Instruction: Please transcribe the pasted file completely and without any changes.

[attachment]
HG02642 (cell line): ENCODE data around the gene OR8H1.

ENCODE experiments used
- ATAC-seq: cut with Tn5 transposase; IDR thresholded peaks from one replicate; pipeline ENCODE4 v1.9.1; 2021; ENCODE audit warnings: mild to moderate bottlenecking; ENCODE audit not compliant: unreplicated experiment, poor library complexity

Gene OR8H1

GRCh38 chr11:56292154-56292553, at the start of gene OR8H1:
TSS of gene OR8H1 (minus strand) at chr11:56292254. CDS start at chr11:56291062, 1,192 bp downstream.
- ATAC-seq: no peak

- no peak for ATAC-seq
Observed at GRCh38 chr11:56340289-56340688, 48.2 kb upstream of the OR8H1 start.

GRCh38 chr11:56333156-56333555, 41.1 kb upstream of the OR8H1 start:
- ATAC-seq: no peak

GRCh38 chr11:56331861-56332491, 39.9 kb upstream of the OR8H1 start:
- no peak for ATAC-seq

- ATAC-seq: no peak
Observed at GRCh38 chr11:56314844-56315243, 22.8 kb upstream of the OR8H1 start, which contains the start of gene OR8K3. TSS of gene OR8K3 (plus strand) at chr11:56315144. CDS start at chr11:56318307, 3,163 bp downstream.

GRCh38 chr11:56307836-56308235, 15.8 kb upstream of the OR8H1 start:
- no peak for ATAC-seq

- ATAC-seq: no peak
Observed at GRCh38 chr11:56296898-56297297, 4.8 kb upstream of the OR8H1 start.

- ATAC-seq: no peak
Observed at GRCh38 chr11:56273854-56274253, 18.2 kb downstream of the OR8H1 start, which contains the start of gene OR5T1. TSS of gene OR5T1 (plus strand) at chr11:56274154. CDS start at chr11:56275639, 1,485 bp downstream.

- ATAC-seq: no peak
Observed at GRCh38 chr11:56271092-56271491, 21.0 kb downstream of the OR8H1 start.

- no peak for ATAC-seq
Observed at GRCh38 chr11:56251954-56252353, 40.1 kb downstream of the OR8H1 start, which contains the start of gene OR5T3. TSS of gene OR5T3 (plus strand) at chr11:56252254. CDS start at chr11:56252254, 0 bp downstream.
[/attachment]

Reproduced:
HG02642 (cell line): ENCODE data around the gene OR8H1.

ENCODE experiments used
- ATAC-seq: cut with Tn5 transposase; IDR thresholded peaks from one replicate; pipeline ENCODE4 v1.9.1; 2021; ENCODE audit warnings: mild to moderate bottlenecking; ENCODE audit not compliant: unreplicated experiment, poor library complexity

Gene OR8H1

GRCh38 chr11:56292154-56292553, at the start of gene OR8H1:
TSS of gene OR8H1 (minus strand) at chr11:56292254. CDS start at chr11:56291062, 1,192 bp downstream.
- ATAC-seq: no peak

- no peak for ATAC-seq
Observed at GRCh38 chr11:56340289-56340688, 48.2 kb upstream of the OR8H1 start.

GRCh38 chr11:56333156-56333555, 41.1 kb upstream of the OR8H1 start:
- ATAC-seq: no peak

GRCh38 chr11:56331861-56332491, 39.9 kb upstream of the OR8H1 start:
- no peak for ATAC-seq

- ATAC-seq: no peak
Observed at GRCh38 chr11:56314844-56315243, 22.8 kb upstream of the OR8H1 start, which contains the start of gene OR8K3. TSS of gene OR8K3 (plus strand) at chr11:56315144. CDS start at chr11:56318307, 3,163 bp downstream.

GRCh38 chr11:56307836-56308235, 15.8 kb upstream of the OR8H1 start:
- no peak for ATAC-seq

- ATAC-seq: no peak
Observed at GRCh38 chr11:56296898-56297297, 4.8 kb upstream of the OR8H1 start.

- ATAC-seq: no peak
Observed at GRCh38 chr11:56273854-56274253, 18.2 kb downstream of the OR8H1 start, which contains the start of gene OR5T1. TSS of gene OR5T1 (plus strand) at chr11:56274154. CDS start at chr11:56275639, 1,485 bp downstream.

- ATAC-seq: no peak
Observed at GRCh38 chr11:56271092-56271491, 21.0 kb downstream of the OR8H1 start.

- no peak for ATAC-seq
Observed at GRCh38 chr11:56251954-56252353, 40.1 kb downstream of the OR8H1 start, which contains the start of gene OR5T3. TSS of gene OR5T3 (plus strand) at chr11:56252254. CDS start at chr11:56252254, 0 bp downstream.